Sacagawea was born into the Lemhi Shoshone tribe in Idaho. In 1800, when she was about twelve, she and several other girls were kidnapped by a group of Hidatsa (also known as Minnetarees) in a battle that resulted in the death of four Shoshone men, four women and several boys. She was then taken to a Hidatsa village near present-day Washburn, North Dakota.
At about 13 years of age, Sacagawea was taken as a wife by Toussaint Charbonneau, a French trapper living in the village, who had also taken another young Shoshone wife named Otter Woman. Charbonneau is said to have won both wives from the Hidatsa while gambling. Sacagawea was pregnant with her first child when the Corps of Discovery arrived near the Hidatsa villages to spend the winter of 1805-1806. Captains Meriwether Lewis and William Clark built Fort Mandan and interviewed several trappers who might be able to translate or guide the expedition further up the Missouri River in the springtime. They agreed to hire Charbonneau as an interpreter when they discovered his wife spoke the Shoshone language, as they knew they would need the help of the Shoshone tribes at the headwaters of the Missouri.
Lewis recorded the birth of Jean Baptiste Charbonneau on February 11, 1805, noting that another of the party's interpreters administered crushed rattlesnake rattles from Lewis' specimen collection to speed the delivery. The boy was called "Little Pomp" or "Pompy" by Clark and others in the expedition.
In April, the expedition left Fort Mandan and headed up the Missouri River in pirogues, which had to be poled and sometimes pulled from the riverbanks. On May 14, 1805, Sacagawea rescued items that had fallen out of a capsized boat, including the journals and records of Lewis and Clark. The corps commanders, who praised her quick action on this occasion, would name the Sacagawea River in her honor on May 20.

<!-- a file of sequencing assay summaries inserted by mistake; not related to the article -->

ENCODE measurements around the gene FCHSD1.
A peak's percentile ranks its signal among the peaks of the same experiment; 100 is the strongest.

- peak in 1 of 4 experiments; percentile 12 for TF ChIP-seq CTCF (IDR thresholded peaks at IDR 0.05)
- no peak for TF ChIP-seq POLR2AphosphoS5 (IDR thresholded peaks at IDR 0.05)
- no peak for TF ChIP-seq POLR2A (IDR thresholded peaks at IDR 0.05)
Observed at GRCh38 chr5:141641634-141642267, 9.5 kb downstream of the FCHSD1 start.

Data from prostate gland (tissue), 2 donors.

When the corps reached the Pacific Ocean at last, all members of the expedition—including Sacagawea and Clark's black manservant York—were allowed to participate in a November 24 vote on the location where they would build their fort for the winter.
On the return trip, they approached the Rocky Mountains in July 1806. On July 6, Clark recorded "The Indian woman informed me that she had been in this plain frequently and knew it well.... She said we would discover a gap in the mountains in our direction..." which is now Gibbons Pass. A week later, on July 13, Sacagawea advised Clark to cross into the Yellowstone River basin at what is now known as Bozeman Pass, later chosen as the optimal route for the Northern Pacific Railway to cross the continental divide. While Sacagawea often appears in romantic depictions as a guide for the expedition, she provided direction in only a few instances. Her translation efforts also helped the party to negotiate with the Shoshone. However, her greatest value to the mission may have been simply her presence, which indicated their peaceful intent. While traveling through what is now Franklin County, Washington, Clark noted "The Indian woman confirmed those people of our friendly intentions, as no woman ever accompanies a war party of Indians in this quarter" and "the wife of Shabono our interpetr we find reconsiles all the Indians, as to our freindly intentions a woman with a party of men is a token of peace."
After the expedition, Charbonneau and Sacagawea spent three years among the Hidatsa before accepting William Clark's invitation to settle in St. Louis, Missouri in 1809. They entrusted Jean-Baptiste's education to Clark, who enrolled the young man in the Saint Louis Academy boarding school.
Jean Baptiste Charbonneau (Pomp)